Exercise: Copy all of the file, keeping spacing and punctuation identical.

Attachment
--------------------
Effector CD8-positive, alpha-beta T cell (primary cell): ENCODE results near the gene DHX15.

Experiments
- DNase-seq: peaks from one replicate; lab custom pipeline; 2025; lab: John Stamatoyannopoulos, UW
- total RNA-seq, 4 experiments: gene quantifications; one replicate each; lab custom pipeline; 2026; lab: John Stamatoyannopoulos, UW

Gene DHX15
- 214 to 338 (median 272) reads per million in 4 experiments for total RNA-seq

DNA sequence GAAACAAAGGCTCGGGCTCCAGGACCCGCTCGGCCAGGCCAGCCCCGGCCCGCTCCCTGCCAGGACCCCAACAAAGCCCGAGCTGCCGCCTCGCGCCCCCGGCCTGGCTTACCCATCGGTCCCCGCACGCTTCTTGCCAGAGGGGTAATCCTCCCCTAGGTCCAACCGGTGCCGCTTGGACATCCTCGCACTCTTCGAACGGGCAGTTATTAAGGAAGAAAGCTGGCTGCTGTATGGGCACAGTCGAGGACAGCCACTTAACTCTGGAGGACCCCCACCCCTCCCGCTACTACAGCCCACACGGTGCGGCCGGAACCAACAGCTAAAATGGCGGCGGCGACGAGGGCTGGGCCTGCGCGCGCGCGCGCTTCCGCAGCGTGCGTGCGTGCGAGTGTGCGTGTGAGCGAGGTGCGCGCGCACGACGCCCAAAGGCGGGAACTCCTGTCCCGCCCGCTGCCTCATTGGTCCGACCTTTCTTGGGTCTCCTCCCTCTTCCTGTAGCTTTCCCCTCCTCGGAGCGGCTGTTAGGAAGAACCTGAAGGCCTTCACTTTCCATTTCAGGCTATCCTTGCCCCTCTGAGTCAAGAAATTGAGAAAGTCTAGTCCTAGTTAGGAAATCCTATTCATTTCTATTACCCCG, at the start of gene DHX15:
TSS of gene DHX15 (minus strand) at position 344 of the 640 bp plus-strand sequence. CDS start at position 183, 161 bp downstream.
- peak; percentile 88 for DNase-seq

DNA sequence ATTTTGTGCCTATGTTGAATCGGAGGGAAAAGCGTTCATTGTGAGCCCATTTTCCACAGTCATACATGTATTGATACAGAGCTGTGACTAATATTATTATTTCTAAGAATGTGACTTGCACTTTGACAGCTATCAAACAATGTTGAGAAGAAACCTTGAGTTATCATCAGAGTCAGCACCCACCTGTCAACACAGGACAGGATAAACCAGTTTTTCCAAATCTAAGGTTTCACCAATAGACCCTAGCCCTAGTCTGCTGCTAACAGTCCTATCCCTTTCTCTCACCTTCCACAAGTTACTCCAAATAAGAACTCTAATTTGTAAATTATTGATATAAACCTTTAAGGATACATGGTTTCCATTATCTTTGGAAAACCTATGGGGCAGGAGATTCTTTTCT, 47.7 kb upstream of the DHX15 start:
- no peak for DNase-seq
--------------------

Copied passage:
Effector CD8-positive, alpha-beta T cell (primary cell): ENCODE results near the gene DHX15.

Experiments
- DNase-seq: peaks from one replicate; lab custom pipeline; 2025; lab: John Stamatoyannopoulos, UW
- total RNA-seq, 4 experiments: gene quantifications; one replicate each; lab custom pipeline; 2026; lab: John Stamatoyannopoulos, UW

Gene DHX15
- 214 to 338 (median 272) reads per million in 4 experiments for total RNA-seq

DNA sequence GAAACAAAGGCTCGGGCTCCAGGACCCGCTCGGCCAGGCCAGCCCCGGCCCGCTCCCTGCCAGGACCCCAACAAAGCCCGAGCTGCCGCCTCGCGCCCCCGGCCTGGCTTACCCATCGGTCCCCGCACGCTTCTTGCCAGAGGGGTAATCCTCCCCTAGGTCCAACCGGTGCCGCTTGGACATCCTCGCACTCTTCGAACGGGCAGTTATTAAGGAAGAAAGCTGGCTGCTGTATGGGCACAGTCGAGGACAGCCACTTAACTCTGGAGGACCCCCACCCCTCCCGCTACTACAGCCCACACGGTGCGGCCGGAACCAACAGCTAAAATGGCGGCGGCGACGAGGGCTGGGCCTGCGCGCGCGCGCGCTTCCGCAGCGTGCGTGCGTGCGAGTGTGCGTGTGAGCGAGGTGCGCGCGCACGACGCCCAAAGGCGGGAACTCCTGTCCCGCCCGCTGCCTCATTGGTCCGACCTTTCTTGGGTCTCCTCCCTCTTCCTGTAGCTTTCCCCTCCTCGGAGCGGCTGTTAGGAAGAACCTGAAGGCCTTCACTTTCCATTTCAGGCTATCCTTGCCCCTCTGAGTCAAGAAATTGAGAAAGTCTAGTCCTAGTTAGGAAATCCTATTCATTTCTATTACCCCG, at the start of gene DHX15:
TSS of gene DHX15 (minus strand) at position 344 of the 640 bp plus-strand sequence. CDS start at position 183, 161 bp downstream.
- peak; percentile 88 for DNase-seq

DNA sequence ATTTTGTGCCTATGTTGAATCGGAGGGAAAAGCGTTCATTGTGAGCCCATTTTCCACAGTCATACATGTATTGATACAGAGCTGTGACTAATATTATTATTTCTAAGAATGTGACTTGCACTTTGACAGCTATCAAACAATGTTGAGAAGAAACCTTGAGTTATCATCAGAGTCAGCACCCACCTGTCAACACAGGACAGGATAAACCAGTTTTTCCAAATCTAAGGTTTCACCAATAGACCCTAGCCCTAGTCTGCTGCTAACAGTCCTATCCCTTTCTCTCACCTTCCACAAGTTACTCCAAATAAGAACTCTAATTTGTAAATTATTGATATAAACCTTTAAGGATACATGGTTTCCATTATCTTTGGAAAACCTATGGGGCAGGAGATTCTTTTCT, 47.7 kb upstream of the DHX15 start:
- no peak for DNase-seq